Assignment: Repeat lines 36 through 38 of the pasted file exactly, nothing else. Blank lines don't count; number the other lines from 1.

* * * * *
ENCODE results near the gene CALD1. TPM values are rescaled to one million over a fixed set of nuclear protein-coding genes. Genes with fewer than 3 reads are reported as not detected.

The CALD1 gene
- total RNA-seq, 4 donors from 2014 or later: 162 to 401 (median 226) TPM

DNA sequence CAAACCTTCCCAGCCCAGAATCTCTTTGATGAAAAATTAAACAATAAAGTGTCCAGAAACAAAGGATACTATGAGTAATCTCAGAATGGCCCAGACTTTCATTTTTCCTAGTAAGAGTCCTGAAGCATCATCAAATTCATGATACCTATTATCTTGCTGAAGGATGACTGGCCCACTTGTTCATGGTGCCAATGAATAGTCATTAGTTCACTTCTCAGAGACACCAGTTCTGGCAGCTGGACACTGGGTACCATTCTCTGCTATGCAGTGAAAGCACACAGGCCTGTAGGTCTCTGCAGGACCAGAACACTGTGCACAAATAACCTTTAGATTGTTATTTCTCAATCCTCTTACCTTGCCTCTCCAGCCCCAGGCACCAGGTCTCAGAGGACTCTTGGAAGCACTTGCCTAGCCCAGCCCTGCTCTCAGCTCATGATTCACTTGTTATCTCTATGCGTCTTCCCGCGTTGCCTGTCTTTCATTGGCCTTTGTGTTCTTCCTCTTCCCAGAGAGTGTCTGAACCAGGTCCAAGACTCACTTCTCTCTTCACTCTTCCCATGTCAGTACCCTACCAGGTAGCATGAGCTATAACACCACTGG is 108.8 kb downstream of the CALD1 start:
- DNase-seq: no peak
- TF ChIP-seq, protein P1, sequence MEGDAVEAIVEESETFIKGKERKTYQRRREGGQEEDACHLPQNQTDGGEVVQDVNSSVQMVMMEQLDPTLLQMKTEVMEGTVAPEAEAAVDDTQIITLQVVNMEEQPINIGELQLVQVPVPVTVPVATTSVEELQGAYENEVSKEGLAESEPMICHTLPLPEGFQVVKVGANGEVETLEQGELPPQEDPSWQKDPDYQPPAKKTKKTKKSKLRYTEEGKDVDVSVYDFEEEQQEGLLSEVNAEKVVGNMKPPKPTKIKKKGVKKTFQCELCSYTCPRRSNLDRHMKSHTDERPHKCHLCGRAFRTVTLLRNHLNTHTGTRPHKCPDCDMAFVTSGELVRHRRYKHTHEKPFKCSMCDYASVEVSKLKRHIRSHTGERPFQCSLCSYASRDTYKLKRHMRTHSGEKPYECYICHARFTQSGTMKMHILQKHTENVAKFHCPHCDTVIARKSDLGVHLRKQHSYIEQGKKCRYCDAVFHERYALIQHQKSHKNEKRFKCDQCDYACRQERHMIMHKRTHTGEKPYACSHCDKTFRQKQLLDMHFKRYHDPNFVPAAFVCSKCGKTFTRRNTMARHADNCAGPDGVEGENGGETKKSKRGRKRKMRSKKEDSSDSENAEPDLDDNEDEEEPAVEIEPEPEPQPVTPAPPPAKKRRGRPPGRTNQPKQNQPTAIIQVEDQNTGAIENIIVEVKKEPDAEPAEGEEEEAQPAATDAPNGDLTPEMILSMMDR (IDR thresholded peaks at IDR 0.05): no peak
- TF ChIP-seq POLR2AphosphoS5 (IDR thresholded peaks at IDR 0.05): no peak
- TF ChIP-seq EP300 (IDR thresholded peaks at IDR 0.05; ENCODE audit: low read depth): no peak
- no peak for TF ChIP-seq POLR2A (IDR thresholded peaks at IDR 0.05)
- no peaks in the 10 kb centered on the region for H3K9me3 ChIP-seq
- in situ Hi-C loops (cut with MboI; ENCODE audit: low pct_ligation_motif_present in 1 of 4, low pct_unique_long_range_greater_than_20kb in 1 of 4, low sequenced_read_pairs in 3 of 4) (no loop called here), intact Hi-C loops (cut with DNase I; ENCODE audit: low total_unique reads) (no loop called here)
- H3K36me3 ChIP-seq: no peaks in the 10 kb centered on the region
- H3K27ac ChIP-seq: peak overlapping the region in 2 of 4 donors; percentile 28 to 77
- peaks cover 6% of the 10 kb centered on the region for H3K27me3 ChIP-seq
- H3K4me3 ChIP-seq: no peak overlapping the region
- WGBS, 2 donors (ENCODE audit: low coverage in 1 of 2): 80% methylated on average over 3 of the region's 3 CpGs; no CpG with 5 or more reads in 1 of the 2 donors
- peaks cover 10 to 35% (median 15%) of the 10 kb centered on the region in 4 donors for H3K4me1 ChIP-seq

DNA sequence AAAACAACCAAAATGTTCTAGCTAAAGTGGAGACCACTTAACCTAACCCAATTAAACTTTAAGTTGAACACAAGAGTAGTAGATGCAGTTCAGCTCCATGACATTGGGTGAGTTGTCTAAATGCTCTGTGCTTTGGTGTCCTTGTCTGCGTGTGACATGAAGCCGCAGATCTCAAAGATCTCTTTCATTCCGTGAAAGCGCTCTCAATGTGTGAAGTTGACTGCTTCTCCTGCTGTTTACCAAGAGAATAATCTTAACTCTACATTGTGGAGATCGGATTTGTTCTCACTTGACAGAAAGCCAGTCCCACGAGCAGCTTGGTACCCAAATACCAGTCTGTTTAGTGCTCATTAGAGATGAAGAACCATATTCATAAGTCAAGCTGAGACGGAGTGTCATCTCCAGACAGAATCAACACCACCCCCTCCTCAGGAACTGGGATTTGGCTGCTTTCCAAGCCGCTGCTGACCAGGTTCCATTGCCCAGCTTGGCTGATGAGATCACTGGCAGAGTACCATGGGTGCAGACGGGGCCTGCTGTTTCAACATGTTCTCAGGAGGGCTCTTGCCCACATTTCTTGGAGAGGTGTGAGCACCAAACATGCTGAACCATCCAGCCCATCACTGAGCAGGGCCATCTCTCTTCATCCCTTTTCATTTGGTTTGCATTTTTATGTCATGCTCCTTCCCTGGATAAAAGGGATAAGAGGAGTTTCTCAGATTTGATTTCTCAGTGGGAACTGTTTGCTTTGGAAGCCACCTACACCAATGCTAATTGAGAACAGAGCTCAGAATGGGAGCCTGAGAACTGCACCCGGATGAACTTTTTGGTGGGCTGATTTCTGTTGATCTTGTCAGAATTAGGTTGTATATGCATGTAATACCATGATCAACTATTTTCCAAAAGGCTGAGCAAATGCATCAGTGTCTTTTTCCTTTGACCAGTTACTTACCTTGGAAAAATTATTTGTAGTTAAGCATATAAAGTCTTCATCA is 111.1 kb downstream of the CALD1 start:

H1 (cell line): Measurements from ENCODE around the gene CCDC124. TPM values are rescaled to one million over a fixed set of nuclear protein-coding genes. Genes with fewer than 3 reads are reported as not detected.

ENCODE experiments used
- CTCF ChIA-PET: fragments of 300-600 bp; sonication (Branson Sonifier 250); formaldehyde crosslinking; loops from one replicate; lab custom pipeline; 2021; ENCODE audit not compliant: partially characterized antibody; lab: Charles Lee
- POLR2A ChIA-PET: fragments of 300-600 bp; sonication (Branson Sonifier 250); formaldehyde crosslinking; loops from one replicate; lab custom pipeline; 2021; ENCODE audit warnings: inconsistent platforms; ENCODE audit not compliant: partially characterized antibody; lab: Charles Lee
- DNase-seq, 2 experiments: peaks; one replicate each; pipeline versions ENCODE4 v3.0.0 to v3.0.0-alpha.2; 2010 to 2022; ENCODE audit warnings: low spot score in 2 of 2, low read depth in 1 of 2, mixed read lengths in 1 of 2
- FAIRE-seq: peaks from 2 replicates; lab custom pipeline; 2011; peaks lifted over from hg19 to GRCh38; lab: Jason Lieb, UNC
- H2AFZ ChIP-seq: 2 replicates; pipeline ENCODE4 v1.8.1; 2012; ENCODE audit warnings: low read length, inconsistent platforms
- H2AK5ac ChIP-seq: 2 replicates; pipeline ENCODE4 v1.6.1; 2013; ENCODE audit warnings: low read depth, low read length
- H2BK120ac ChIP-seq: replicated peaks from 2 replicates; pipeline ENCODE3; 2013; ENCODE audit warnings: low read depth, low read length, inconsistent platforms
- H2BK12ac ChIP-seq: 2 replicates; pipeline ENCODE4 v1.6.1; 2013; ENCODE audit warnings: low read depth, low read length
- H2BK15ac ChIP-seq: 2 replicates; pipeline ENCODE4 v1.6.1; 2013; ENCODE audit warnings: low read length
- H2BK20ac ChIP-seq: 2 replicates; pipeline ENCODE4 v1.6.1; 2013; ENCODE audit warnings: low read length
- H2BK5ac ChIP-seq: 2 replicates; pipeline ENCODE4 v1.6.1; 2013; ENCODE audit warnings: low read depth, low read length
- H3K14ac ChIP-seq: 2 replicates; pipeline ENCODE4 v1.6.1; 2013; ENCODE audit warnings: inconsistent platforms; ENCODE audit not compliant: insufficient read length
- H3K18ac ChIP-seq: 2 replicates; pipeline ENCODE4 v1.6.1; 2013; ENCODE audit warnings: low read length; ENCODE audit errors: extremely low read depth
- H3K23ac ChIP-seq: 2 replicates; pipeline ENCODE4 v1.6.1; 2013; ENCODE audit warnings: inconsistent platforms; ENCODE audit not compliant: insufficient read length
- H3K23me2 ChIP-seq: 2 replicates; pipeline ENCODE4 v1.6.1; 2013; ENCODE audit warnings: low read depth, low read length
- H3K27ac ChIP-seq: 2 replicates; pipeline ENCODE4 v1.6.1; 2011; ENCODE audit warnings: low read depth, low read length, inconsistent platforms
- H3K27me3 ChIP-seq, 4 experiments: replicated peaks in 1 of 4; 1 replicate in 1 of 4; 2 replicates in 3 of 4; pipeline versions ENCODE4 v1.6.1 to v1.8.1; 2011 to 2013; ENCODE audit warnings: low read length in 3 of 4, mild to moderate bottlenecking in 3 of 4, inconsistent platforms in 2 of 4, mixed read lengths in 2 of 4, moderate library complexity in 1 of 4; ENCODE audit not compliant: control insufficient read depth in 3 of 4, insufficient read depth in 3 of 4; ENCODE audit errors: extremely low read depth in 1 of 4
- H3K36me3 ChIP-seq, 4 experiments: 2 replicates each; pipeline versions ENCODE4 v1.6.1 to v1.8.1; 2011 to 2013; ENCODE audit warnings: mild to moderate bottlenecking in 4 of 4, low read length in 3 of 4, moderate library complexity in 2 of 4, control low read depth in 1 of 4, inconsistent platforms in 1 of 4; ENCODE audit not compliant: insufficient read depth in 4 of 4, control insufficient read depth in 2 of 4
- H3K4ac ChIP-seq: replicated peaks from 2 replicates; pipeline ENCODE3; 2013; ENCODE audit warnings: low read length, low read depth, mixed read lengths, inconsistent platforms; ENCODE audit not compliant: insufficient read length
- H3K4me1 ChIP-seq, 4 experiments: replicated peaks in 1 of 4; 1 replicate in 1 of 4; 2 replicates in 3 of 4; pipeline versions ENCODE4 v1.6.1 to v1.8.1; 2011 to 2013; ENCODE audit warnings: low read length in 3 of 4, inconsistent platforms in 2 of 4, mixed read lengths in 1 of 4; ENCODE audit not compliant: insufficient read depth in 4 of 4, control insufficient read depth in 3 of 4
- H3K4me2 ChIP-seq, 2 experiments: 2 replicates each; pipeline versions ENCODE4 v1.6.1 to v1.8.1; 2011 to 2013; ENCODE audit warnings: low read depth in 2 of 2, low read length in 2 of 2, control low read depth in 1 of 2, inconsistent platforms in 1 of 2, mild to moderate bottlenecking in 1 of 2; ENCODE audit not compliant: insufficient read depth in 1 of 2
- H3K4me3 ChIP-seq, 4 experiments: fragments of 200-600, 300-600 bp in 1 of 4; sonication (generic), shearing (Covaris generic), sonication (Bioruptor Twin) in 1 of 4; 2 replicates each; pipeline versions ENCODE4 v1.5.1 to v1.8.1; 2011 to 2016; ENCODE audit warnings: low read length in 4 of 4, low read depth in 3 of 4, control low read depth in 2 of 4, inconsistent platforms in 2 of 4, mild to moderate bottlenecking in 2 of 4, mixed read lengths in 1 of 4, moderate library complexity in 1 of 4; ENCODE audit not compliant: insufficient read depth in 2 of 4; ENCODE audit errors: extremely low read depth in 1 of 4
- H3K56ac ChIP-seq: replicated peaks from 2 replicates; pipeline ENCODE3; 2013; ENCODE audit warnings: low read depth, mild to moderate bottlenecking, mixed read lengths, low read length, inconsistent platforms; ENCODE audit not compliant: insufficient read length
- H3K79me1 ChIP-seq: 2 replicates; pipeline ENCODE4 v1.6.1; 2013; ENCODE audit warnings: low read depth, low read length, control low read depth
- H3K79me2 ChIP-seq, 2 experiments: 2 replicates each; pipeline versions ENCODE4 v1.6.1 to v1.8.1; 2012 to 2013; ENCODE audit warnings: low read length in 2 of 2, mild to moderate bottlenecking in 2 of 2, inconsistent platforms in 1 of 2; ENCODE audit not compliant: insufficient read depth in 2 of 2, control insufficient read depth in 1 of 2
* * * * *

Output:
- H3K27ac ChIP-seq: 2 replicates; pipeline ENCODE4 v1.6.1; 2011; ENCODE audit warnings: low read depth, low read length, inconsistent platforms
- H3K27me3 ChIP-seq, 4 experiments: replicated peaks in 1 of 4; 1 replicate in 1 of 4; 2 replicates in 3 of 4; pipeline versions ENCODE4 v1.6.1 to v1.8.1; 2011 to 2013; ENCODE audit warnings: low read length in 3 of 4, mild to moderate bottlenecking in 3 of 4, inconsistent platforms in 2 of 4, mixed read lengths in 2 of 4, moderate library complexity in 1 of 4; ENCODE audit not compliant: control insufficient read depth in 3 of 4, insufficient read depth in 3 of 4; ENCODE audit errors: extremely low read depth in 1 of 4
- H3K36me3 ChIP-seq, 4 experiments: 2 replicates each; pipeline versions ENCODE4 v1.6.1 to v1.8.1; 2011 to 2013; ENCODE audit warnings: mild to moderate bottlenecking in 4 of 4, low read length in 3 of 4, moderate library complexity in 2 of 4, control low read depth in 1 of 4, inconsistent platforms in 1 of 4; ENCODE audit not compliant: insufficient read depth in 4 of 4, control insufficient read depth in 2 of 4